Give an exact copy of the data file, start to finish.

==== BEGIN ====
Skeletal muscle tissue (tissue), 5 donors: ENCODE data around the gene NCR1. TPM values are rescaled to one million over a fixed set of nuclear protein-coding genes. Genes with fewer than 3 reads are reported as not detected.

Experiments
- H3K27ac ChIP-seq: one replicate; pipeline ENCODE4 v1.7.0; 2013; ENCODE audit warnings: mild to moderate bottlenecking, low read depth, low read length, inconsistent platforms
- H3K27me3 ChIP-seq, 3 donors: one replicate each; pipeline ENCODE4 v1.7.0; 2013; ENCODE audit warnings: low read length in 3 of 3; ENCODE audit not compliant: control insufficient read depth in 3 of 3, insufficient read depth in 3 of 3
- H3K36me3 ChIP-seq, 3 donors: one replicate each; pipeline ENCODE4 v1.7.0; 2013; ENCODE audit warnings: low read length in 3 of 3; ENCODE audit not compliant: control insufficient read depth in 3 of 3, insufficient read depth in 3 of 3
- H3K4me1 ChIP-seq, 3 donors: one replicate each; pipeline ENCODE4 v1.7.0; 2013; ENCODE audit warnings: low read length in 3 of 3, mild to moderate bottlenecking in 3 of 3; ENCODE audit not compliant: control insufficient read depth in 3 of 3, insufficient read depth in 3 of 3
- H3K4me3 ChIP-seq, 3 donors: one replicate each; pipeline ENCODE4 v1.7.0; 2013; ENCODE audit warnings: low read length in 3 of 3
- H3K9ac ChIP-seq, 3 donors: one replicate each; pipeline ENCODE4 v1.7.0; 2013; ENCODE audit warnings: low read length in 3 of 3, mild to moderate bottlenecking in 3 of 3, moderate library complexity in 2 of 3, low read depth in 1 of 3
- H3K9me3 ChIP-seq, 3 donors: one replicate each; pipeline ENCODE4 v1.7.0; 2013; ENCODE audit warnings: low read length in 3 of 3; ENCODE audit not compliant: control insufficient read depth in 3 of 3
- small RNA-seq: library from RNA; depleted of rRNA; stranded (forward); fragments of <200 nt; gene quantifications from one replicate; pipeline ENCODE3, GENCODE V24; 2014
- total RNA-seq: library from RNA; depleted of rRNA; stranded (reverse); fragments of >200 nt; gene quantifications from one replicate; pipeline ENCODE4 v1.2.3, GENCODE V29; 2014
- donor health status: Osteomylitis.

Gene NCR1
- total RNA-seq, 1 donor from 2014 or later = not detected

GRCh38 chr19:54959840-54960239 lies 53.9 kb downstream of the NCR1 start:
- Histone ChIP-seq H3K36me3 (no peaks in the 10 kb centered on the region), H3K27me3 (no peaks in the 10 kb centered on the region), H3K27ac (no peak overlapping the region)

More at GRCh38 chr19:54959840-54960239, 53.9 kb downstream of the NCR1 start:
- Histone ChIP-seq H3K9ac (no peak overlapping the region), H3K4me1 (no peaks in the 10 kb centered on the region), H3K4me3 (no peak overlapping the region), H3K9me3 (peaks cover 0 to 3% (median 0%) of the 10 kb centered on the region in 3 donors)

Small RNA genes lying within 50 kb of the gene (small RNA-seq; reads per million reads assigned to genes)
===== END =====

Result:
Skeletal muscle tissue (tissue), 5 donors: ENCODE data around the gene NCR1. TPM values are rescaled to one million over a fixed set of nuclear protein-coding genes. Genes with fewer than 3 reads are reported as not detected.

Experiments
- H3K27ac ChIP-seq: one replicate; pipeline ENCODE4 v1.7.0; 2013; ENCODE audit warnings: mild to moderate bottlenecking, low read depth, low read length, inconsistent platforms
- H3K27me3 ChIP-seq, 3 donors: one replicate each; pipeline ENCODE4 v1.7.0; 2013; ENCODE audit warnings: low read length in 3 of 3; ENCODE audit not compliant: control insufficient read depth in 3 of 3, insufficient read depth in 3 of 3
- H3K36me3 ChIP-seq, 3 donors: one replicate each; pipeline ENCODE4 v1.7.0; 2013; ENCODE audit warnings: low read length in 3 of 3; ENCODE audit not compliant: control insufficient read depth in 3 of 3, insufficient read depth in 3 of 3
- H3K4me1 ChIP-seq, 3 donors: one replicate each; pipeline ENCODE4 v1.7.0; 2013; ENCODE audit warnings: low read length in 3 of 3, mild to moderate bottlenecking in 3 of 3; ENCODE audit not compliant: control insufficient read depth in 3 of 3, insufficient read depth in 3 of 3
- H3K4me3 ChIP-seq, 3 donors: one replicate each; pipeline ENCODE4 v1.7.0; 2013; ENCODE audit warnings: low read length in 3 of 3
- H3K9ac ChIP-seq, 3 donors: one replicate each; pipeline ENCODE4 v1.7.0; 2013; ENCODE audit warnings: low read length in 3 of 3, mild to moderate bottlenecking in 3 of 3, moderate library complexity in 2 of 3, low read depth in 1 of 3
- H3K9me3 ChIP-seq, 3 donors: one replicate each; pipeline ENCODE4 v1.7.0; 2013; ENCODE audit warnings: low read length in 3 of 3; ENCODE audit not compliant: control insufficient read depth in 3 of 3
- small RNA-seq: library from RNA; depleted of rRNA; stranded (forward); fragments of <200 nt; gene quantifications from one replicate; pipeline ENCODE3, GENCODE V24; 2014
- total RNA-seq: library from RNA; depleted of rRNA; stranded (reverse); fragments of >200 nt; gene quantifications from one replicate; pipeline ENCODE4 v1.2.3, GENCODE V29; 2014
- donor health status: Osteomylitis.

Gene NCR1
- total RNA-seq, 1 donor from 2014 or later = not detected

GRCh38 chr19:54959840-54960239 lies 53.9 kb downstream of the NCR1 start:
- Histone ChIP-seq H3K36me3 (no peaks in the 10 kb centered on the region), H3K27me3 (no peaks in the 10 kb centered on the region), H3K27ac (no peak overlapping the region)

More at GRCh38 chr19:54959840-54960239, 53.9 kb downstream of the NCR1 start:
- Histone ChIP-seq H3K9ac (no peak overlapping the region), H3K4me1 (no peaks in the 10 kb centered on the region), H3K4me3 (no peak overlapping the region), H3K9me3 (peaks cover 0 to 3% (median 0%) of the 10 kb centered on the region in 3 donors)

Small RNA genes lying within 50 kb of the gene (small RNA-seq; reads per million reads assigned to genes)